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How To Be a Woman Kindle Edition

3.9 out of 5 stars 947 customer reviews

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Length: 323 pages Word Wise: Enabled Enhanced Typesetting: Enabled
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Product Description

Review

"Spectacular! Very, very funny, moving and revealing"--Jonathan Ross

"I have been waiting for this book my whole life"--Claudia Winkleman

"I adore, admire and - more - am addicted to Caitin Moran’s writing."--Nigella Lawson

"Moran's writing sparkles with wit and warmth. Like the confidences of your smartest friend."--Simon Pegg

"Ever since I was eighteen I've wanted to be as cool as Caitlin Moran. Now this book has shown me how. Witty, wise and wonderful, this is an indispensable guide to Ladyhood. I laughed. I cried. I found out what my favourite writer calls her vagina."--Lauren Laverne

Review

"Ingeniously funny....In her brilliant, original voice, Moran successfully entertains and enlightens her audience with hard-won wisdom and wit....She doesn't politicize feminism; she humanizes it."--Publishers Weekly (starred review)

Product details

  • Format: Kindle Edition
  • File Size: 1487 KB
  • Print Length: 323 pages
  • Publisher: Ebury Digital (16 Jun. 2011)
  • Sold by: Amazon Media EU S.à r.l.
  • Language: English
  • ISBN-10: 0091940745
  • ISBN-13: 978-0091940744
  • ASIN: B0052CK5PQ
  • Text-to-Speech: Not enabled
  • X-Ray:
  • Word Wise: Enabled
  • Enhanced Typesetting: Enabled
  • Average Customer Review: 3.9 out of 5 stars 947 customer reviews
  • Amazon Bestsellers Rank: #3,222 Paid in Kindle Store (See Top 100 Paid in Kindle Store)
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Customer Reviews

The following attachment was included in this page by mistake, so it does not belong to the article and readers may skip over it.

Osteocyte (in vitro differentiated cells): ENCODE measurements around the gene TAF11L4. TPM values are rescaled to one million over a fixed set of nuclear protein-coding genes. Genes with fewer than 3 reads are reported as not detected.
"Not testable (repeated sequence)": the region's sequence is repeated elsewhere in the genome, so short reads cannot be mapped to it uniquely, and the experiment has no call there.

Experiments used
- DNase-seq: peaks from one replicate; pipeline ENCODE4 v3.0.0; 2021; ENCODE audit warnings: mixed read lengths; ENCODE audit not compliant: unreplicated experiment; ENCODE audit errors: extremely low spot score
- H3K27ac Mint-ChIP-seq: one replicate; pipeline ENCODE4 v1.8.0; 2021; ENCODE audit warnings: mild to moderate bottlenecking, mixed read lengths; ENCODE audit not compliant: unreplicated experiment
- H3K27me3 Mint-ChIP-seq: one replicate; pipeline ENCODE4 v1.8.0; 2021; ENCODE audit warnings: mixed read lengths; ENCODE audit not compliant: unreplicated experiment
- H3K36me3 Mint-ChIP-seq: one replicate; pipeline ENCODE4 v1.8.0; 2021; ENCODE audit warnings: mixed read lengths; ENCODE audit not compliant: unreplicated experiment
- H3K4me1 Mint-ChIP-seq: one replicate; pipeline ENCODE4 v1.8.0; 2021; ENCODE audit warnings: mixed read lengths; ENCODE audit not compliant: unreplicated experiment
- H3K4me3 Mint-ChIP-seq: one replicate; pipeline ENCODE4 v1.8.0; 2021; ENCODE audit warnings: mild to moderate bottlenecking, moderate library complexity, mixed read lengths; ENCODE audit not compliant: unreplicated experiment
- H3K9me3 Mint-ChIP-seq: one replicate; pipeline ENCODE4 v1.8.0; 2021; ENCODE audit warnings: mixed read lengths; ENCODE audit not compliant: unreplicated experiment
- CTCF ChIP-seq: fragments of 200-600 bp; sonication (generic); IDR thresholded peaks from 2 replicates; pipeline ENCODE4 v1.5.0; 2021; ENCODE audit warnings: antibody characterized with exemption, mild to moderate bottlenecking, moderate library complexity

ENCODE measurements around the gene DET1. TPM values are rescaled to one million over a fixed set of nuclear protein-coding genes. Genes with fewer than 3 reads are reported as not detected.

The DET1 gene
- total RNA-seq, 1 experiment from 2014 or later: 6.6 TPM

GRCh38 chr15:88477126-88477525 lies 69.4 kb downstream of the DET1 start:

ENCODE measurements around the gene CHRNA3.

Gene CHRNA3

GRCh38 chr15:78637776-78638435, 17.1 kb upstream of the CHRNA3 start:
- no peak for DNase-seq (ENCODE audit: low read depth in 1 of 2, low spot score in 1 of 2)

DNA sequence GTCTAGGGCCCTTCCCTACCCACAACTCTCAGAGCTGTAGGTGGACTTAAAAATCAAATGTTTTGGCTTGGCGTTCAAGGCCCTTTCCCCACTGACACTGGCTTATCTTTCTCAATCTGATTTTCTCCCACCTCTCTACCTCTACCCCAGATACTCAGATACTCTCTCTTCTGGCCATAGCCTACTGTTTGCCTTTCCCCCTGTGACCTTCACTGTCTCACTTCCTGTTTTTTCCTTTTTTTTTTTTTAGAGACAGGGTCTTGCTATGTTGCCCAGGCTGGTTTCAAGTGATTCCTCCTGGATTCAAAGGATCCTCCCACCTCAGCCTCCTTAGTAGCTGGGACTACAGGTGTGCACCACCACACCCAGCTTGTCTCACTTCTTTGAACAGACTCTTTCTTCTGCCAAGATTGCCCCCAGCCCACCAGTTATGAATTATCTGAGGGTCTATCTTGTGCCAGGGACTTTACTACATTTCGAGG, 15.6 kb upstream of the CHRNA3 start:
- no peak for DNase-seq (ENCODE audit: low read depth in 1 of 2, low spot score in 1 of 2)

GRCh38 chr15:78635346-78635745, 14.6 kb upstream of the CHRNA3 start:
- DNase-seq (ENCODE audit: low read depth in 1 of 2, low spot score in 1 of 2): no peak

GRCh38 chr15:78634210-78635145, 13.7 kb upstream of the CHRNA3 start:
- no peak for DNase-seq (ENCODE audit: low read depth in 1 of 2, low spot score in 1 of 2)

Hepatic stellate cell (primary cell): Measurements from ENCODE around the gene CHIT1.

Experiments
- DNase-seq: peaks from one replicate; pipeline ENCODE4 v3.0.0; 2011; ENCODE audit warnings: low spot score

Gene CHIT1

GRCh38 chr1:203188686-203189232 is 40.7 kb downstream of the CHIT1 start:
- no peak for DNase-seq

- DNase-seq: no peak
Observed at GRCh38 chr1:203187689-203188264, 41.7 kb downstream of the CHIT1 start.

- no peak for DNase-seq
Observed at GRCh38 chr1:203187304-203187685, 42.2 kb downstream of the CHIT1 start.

Top Customer Reviews

Format: Paperback
...which I'm not, you understand. I've a decade on Caitin and grew up with the feminist debate raging about mine ears. For a while now I've been sighing heavily at how it seemed to have fallen off the cultural radar - no one seemed to be talking about it any more, let alone calling themselves a feminist. And now here's Ms Moran, putting the debate about what it means to be a woman in the 21st century not just back on the agenda, but in the non-fiction top 10. Hoo-blooming-ray! Look, there's heaps about this book that's annoying. The incessant CAPITAL LETTERS. The surfeit of screamers. Initially I felt like I was being shouted at, that the jokes weren't all funny, and this was a memoir masquerading as polemic. But unlike other reviewers who thought it petered out, I warmed to How to Be a Woman hugely. The writing seemed to calm down, become less personal, more thoughtful. So by the end I was converted. I've just been to buy a copy for my teenage goddaughter. She told me her ambition was to 'get married and go to parties' (presumably not in that order). So I hiked her by her beautiful long hair to the nearest bookshop and thrust a copy into her perfectly manicured hand. 'Read this,' I said. 'It's funny'. She may not agree with all or even any of it. But I think she's much more likely to actually read it than Germaine Greer or Simone de Beauvoir, and if it makes her think - just a bit - then I'll be pleased. And if she gains just a smidge more ambition, I'll be cockahoop. So if you've never read a book on feminism, read this one. And if you've read a few, read it too. It's contemporary, strident and wise. You'll also have a laugh, and crikey, there are a lot worse ways to spend your time.
9 Comments 321 of 343 people found this helpful. Was this review helpful to you? Yes No Sending feedback...
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Format: Paperback